FIA race director Michael Masi has confirmed future grid drops for rule infringements will be fixed penalties with little leeway for change.
Confusion arose on Sunday shortly before the Qatar Grand Prix after penalties were issued to Mercedes' Valtteri Bottas and Red Bull's Max Verstappen.
Bottas was initially handed a three-place drop for not respecting single-waved yellow flags at the end of qualifying shown after Pierre Gasly's AlphaTauri had sustained a puncture.
After qualifying third, at that stage Bottas was demoted to sixth.
Shortly after, Verstappen was handed a five-place drop for ignoring double-waved yellow flags for the same incident involving Gasly.
The title leader had qualified second, and in dropping to seventh, it appeared to promote Bottas up one position to fifth as the FIA normally applies penalties in the order they are issued.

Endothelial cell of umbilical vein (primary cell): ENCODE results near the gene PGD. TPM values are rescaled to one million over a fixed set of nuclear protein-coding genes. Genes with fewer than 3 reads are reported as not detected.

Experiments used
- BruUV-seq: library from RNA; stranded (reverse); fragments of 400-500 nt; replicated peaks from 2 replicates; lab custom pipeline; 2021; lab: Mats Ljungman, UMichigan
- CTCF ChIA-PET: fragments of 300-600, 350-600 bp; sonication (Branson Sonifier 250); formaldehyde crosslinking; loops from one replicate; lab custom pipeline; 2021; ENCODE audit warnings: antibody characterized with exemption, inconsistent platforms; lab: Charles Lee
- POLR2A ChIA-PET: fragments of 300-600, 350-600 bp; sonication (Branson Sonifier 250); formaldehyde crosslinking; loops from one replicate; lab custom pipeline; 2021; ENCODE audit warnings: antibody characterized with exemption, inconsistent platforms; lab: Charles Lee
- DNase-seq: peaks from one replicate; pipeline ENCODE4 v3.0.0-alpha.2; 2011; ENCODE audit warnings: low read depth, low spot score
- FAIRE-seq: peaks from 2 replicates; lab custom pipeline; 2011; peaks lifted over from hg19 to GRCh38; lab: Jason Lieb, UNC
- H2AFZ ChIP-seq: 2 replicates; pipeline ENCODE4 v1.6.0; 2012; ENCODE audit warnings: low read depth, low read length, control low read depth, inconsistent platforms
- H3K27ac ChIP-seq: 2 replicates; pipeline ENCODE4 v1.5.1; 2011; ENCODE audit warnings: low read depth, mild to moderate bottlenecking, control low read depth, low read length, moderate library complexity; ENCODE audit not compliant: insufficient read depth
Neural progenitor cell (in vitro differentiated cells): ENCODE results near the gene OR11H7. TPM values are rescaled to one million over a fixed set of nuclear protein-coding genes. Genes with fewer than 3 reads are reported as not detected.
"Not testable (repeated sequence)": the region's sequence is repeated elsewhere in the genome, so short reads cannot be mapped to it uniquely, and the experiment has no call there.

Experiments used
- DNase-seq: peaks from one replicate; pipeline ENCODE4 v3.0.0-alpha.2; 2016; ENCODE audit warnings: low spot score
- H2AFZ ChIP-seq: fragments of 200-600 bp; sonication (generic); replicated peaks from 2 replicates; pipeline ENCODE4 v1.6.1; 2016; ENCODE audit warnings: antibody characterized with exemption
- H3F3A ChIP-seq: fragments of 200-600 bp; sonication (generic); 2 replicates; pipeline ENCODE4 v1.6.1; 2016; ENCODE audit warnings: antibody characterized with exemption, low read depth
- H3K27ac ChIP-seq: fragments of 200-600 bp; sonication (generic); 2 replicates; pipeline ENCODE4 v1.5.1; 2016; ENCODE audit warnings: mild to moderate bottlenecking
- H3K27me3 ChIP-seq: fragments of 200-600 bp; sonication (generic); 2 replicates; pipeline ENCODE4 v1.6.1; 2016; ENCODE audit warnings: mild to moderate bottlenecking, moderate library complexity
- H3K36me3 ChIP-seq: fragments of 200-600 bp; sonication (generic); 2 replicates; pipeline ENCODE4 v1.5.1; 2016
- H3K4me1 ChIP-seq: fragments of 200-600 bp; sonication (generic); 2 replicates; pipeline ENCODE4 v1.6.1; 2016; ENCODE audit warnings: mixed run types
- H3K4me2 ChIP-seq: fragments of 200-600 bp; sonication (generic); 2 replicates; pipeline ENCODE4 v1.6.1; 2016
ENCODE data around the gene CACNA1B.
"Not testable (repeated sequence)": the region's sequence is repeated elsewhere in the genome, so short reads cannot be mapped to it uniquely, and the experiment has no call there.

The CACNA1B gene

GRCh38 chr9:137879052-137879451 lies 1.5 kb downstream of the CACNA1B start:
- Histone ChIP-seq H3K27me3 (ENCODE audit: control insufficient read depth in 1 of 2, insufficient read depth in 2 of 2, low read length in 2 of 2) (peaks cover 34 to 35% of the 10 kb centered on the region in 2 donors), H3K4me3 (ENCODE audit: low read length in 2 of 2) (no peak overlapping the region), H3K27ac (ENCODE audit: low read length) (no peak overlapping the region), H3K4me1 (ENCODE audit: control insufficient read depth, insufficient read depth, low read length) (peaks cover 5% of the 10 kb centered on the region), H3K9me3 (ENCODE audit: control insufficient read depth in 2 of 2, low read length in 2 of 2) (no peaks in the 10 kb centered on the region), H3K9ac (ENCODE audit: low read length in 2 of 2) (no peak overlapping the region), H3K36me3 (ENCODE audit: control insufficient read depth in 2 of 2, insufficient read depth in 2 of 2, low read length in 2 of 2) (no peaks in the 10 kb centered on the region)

Masi has clarified, however, the number of positions a driver falls will correspond to the penalty awarded.
“As we have discussed before, they are fixed penalties," insisted Masi.
"If you look at all the grid penalties that are applied, thinking about engine penalties and everything else, they are fixed penalties. If it’s five, you will serve the full five.”
It was pointed out to Masi that under the previous system when multiple drivers were penalised it occasionally resulted in the promotion of others who may also have been punished.
He replied: “If there are a huge amount of penalties, that may still occur.
"It was trying to ensure that if you get a grid penalty, you serve the full amount.”
There was further confusion in Qatar when the provisional and official grids were published. On the provisional, Bottas was fifth and Ferrari's Carlos Sainz sixth, as was expected.
Even the two teams involved thought that was the case as they set up on the grid to receive their drivers in those positions.
The official grid, however, showed Bottas and Sainz in their eventual starting slots of sixth and fifth respectively.
Asked as to why there was the discrepancy between the provisional and official grids that were published just 22 minutes apart, Masi revealed: “Purely an administrative error.”